FIG. 3 is a schematic plan view of a hydrotherapy installation in accordance with the invention which can utilize the prior art jet assembly of FIG. 1;
FIG. 4 is a schematic plan view of a jet assembly of FIG. 3 taken substantially along the plane 4--4 of FIG. 3;
FIG. 5 is a schematic plan view of an alternative hydrotherapy installation in accordance with the invention;
FIG. 6 is a schematic plan view of a further alternative installation in accordance with the invention;
FIG. 7 is a schematic plan view of a still further alternative installation in accordance with the invention;
FIG. 8 is a sectional view of a hydrotherapy jet assembly, similar to that depicted in FIG. 1, but modified in accordance with the invention to incorporate a passageway for passing tub water exteriorly of the tubular flow director into the mixing chamber of the assembly; and
FIG. 9 is an exploded isometric view depicting the wall fitting and related elements of FIG. 8.
Attention is initially directed to FIGS. 1 and 2 which illustrate a typical prior art hydrotherapy jet assembly 10 mounted in an opening 12 of the peripheral wall 14 of a water tub 16, such as a spa, hot tub, jetted bath tub, etc. Briefly, the jet assembly 10 is comprised of a housing 20 which is mounted adjacent to the rear face of the peripheral wall 14 and a wall fitting 22 which is mounted adjacent the front face of the peripheral wall 14, nesting within a cavity of the housing 20.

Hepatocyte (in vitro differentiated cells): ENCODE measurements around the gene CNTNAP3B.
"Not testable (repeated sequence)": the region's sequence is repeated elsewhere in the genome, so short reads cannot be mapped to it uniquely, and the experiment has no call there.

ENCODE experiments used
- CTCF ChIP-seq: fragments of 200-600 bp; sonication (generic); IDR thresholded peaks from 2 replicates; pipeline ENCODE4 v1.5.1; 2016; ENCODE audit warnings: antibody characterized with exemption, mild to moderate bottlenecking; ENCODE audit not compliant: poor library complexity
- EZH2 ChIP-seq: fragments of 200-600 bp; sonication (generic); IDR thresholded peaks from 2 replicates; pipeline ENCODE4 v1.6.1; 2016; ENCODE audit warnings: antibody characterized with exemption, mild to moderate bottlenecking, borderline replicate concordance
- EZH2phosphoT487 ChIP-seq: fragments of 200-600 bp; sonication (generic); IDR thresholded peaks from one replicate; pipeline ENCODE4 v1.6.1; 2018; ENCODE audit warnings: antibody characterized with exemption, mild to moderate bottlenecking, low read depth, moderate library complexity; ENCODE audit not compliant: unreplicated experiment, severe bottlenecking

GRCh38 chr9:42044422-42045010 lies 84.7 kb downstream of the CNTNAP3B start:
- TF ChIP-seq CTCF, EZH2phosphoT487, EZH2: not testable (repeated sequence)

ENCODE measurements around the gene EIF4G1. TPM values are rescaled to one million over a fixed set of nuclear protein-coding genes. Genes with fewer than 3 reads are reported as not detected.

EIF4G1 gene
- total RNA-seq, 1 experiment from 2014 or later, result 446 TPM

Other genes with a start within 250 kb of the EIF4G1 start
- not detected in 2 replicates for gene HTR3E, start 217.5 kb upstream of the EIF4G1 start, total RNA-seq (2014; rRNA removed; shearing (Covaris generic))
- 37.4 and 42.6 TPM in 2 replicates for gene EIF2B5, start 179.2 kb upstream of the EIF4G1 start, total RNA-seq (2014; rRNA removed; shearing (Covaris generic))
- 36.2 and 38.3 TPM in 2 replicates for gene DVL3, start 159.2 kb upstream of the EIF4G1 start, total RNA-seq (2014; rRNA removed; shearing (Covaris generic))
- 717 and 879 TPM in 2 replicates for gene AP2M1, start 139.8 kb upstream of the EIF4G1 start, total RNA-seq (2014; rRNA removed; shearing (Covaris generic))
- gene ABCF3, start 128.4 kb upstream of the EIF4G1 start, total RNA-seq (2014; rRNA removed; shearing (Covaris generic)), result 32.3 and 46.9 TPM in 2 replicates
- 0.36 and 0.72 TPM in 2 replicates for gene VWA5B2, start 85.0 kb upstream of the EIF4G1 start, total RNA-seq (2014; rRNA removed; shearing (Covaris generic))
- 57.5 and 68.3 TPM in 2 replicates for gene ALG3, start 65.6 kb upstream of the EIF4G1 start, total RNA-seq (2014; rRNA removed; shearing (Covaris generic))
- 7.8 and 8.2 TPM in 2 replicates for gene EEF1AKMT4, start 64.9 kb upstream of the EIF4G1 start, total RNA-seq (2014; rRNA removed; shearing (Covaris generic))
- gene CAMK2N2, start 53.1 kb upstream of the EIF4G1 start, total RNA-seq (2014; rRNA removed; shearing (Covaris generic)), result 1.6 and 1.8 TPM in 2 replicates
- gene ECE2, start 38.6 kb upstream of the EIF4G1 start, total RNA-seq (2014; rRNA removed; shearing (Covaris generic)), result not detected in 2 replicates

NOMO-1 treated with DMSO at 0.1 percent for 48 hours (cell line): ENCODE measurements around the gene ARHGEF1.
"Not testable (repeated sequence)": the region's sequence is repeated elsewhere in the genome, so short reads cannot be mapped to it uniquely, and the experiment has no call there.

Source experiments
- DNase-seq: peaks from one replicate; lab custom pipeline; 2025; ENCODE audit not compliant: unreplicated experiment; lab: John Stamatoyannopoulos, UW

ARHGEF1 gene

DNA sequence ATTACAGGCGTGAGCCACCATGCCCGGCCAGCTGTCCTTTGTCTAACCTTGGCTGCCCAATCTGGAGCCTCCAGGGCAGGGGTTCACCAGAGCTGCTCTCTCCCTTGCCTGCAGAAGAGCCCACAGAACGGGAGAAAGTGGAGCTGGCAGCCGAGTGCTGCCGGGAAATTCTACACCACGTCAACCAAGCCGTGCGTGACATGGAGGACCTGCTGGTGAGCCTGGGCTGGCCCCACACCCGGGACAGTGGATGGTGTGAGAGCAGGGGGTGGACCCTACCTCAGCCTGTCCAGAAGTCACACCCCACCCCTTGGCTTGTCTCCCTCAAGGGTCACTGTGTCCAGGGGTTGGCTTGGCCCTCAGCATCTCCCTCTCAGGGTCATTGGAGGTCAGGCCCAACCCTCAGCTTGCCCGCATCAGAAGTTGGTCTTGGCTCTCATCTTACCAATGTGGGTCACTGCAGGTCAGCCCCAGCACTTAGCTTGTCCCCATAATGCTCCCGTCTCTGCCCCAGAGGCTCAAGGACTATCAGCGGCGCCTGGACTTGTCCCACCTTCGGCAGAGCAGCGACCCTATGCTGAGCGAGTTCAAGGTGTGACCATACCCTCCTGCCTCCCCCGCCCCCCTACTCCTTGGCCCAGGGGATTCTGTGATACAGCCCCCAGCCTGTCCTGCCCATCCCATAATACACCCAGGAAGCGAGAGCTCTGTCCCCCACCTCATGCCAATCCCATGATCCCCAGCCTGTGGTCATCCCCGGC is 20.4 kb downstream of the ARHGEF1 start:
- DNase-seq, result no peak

More particularly, the housing 20 comprises a substantially cylindrically shaped body 24 having an internal cylindrical cavity 26 defined by a threaded interior wall surface 28. At one end, the cylindrical body 24 is provided with a radially outwardly extending flange 30 intended to bear against the rear face of peripheral wall 14 with a suitable gasket material 32 sandwiched therebetween.
The housing 20 is shaped to define a cylindrical water pipe section 36 which opens at 38 into a nozzle member 40 threaded into a boss 42. The nozzle 40 is oriented substantially along the axis of the cylindrical cavity 26. Pressurized water is supplied to the pipe section 36, as by an electrically driven pump 44 to cause the nozzle to discharge a water jet axially into the cavity 26. The housing 20 further defines an air pipe section 46 which opens via path 48 including suction inlet 50, into the cavity 26 proximate to the nozzlw outlet 52. In typical installations, ambient air is supplied via valve 56 and pipe 58 to the interior of pipe section 46.